One might say, it takes hard work to earn money, but it takes culture to spend the money. Extra income from certification has been spent for consumptive expenses, such as buying cars or motorcycles, fixing their houses and even for new marriages.

Some schools have fewer parking spaces these days owing to the additional cars and motorcycles.

The above study looked closer at the situation of education in Jakarta and Labuan Bajo in East Nusa Tenggara (NTT). Another noteworthy finding disclosed the impact of local politics on teachers, principals and schools in general.

Some teachers or principals had been relocated to isolated schools because they had supported candidates who lost local elections.

Teachers’ involvement in politics is unavoidable in many regions because teachers are usually respected figures and have many followers, or, at least, sympathizers.

Almost all political candidates will persuade teachers to endorse and support them in local, regional, and national elections. Even if the teachers choose to be neutral, the risk of being “punished” after the election is always there.

Candidates for public office in government or the legislative bodies do not believe in neutrality: you are either with them or with the enemy.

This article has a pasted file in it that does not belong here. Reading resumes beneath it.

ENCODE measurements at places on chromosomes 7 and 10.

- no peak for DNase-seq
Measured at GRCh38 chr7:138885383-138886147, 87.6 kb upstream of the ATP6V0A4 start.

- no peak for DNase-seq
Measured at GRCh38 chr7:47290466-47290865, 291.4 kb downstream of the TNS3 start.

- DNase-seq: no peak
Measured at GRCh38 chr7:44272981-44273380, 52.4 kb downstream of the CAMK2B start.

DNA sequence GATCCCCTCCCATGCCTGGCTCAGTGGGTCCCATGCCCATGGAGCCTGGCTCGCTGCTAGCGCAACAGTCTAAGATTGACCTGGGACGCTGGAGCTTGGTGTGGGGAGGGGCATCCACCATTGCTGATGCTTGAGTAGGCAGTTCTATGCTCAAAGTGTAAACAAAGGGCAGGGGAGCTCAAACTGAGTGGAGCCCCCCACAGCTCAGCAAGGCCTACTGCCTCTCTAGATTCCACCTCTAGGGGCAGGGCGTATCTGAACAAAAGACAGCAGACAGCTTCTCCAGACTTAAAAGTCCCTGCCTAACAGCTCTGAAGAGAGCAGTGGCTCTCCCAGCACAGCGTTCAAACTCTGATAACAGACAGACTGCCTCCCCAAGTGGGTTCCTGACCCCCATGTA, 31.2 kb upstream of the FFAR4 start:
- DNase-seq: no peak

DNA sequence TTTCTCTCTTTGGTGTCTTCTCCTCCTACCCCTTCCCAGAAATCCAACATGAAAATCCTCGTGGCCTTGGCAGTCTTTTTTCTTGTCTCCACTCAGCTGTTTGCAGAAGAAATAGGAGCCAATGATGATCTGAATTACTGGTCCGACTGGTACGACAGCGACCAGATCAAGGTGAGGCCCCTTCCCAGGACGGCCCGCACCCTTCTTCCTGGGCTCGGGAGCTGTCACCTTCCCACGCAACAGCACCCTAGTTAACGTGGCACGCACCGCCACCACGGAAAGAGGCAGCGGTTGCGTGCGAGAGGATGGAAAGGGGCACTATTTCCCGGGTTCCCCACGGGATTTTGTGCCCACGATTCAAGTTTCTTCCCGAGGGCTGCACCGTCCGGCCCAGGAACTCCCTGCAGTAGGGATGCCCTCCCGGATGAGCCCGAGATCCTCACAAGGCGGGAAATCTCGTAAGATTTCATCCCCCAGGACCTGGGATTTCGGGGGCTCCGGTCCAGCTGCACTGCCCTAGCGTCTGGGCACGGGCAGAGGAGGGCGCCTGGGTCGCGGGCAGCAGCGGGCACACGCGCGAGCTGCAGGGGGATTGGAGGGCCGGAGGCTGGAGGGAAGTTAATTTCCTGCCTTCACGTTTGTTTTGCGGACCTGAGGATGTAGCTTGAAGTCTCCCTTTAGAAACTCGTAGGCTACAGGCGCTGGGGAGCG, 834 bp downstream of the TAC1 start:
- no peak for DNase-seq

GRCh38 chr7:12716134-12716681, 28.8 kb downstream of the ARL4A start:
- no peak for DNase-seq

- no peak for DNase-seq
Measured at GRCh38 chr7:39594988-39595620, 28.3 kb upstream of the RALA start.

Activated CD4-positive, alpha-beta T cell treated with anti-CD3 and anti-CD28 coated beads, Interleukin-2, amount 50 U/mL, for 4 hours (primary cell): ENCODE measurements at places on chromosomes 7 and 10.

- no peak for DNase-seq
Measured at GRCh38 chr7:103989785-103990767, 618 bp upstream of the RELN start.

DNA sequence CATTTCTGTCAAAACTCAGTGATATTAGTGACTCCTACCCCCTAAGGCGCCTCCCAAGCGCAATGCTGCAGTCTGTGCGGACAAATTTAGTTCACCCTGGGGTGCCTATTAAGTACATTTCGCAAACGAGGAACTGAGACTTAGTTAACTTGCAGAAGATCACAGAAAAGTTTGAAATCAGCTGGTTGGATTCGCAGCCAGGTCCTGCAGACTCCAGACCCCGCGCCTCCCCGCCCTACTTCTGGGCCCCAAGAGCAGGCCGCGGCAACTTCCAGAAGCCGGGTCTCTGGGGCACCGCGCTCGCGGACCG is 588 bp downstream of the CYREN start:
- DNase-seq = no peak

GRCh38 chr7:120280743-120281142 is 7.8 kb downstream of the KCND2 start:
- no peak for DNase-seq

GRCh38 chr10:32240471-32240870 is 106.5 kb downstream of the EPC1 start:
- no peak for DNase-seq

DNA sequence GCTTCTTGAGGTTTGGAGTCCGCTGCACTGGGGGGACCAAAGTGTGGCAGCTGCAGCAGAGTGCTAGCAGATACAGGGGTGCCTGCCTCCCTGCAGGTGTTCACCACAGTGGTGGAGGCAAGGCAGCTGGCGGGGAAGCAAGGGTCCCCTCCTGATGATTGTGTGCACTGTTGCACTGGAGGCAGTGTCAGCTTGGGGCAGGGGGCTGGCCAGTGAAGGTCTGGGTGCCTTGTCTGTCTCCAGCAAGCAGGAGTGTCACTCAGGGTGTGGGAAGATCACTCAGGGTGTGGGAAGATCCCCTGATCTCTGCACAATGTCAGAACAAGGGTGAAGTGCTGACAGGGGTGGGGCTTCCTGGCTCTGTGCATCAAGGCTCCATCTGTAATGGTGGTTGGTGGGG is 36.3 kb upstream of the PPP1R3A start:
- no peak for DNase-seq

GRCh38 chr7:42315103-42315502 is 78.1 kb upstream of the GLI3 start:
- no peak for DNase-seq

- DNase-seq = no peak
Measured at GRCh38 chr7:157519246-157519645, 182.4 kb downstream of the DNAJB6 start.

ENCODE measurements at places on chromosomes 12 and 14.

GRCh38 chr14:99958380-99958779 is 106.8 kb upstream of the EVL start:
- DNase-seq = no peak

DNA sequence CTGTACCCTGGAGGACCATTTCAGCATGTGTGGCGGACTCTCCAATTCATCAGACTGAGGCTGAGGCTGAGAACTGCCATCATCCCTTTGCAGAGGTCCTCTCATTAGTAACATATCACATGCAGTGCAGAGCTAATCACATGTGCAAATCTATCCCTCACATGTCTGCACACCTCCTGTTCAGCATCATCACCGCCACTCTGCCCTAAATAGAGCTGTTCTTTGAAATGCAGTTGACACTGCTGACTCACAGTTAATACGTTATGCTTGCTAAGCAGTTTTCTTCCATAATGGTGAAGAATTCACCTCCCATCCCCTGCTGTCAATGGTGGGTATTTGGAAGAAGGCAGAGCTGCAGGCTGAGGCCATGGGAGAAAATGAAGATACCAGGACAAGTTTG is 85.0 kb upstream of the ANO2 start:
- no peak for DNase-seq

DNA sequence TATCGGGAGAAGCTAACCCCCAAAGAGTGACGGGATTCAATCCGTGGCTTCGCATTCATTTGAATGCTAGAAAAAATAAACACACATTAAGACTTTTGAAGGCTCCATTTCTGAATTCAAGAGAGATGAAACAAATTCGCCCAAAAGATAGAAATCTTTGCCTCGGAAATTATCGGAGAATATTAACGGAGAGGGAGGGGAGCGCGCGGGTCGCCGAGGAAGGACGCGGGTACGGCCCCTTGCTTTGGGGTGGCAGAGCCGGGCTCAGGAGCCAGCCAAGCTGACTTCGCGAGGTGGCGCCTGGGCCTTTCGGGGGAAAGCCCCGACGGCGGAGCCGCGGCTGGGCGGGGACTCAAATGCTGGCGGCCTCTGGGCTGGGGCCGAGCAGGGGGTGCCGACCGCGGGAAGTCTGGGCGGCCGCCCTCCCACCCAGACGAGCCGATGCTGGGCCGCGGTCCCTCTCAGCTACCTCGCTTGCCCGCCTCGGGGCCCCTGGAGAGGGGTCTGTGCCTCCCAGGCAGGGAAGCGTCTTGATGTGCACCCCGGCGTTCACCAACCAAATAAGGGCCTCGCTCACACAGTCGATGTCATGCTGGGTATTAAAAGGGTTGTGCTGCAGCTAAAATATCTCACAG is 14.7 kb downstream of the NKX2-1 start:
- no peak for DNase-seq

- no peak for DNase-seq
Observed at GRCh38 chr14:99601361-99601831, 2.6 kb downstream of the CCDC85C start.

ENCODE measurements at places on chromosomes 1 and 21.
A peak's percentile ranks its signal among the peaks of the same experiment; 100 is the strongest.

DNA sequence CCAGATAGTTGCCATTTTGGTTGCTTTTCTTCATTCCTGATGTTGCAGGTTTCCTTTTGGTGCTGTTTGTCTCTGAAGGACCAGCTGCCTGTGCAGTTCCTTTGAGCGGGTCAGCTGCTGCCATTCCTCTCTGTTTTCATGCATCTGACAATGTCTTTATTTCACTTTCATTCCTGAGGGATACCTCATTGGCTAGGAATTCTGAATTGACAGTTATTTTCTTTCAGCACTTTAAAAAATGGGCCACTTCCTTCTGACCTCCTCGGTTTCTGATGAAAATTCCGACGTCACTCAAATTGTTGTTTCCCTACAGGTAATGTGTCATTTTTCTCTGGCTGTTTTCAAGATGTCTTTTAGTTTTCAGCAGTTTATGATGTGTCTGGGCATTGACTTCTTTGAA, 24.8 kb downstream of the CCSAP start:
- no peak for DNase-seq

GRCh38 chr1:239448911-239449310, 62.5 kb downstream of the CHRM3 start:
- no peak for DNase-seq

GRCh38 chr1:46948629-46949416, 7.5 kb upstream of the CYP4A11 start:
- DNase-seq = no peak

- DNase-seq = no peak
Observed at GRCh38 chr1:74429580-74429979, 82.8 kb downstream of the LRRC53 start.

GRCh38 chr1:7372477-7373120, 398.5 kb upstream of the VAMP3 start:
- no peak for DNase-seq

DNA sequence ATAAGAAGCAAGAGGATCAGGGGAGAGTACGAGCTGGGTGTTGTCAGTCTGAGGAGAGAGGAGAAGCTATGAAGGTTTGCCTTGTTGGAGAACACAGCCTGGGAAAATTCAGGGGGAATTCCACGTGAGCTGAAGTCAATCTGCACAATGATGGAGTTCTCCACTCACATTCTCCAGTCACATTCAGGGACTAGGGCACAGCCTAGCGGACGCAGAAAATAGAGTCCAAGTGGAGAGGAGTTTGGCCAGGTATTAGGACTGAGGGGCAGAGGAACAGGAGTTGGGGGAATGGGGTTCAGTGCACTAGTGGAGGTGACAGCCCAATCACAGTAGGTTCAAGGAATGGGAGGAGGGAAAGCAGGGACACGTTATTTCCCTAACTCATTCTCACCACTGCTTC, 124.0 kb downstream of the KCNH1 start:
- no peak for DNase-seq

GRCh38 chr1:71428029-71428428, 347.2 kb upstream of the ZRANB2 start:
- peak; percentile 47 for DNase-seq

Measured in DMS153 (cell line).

This political fiasco has caught many teachers in awkward positions prior to each election.

This situation has distracted teachers from performing their jobs, let alone attempting good teaching practices. Never recruit teachers for political endeavors.

The latest study and the previous ones on the teachers’ certification program suggest that the government and civil society organizations should work hand-in-hand to improve teachers’ competency.

The government supervises teachers’ professional and pedagogical performances by setting the standards for quality assurance and regular training programs; that includes a routine re-certification program.

Civil society organizations, including teachers’ colleges and universities, should provide high-quality training and precertification programs for teachers.

In this camp, professional associations such as the PGRI and other credible teacher associations can set up review boards that assess teachers’ competency.

Mastering teaching skills must be maintained and updated throughout teachers’ lifetimes; in fact, all teachers must adopt a life-long learner attitude. As life-long learners, teachers will keep thinking of new ways to pass new knowledge onto students.

He or she should not be easily complacent about the material world. Their noble cause is to foster the future generations’ capability to improve humanity. (*)

By Totok  A Soefijanto, senior researcher of the Paramadina Public Policy Institute and deputy rector for academics, research and student affairs at the Paramadina University in Jakarta.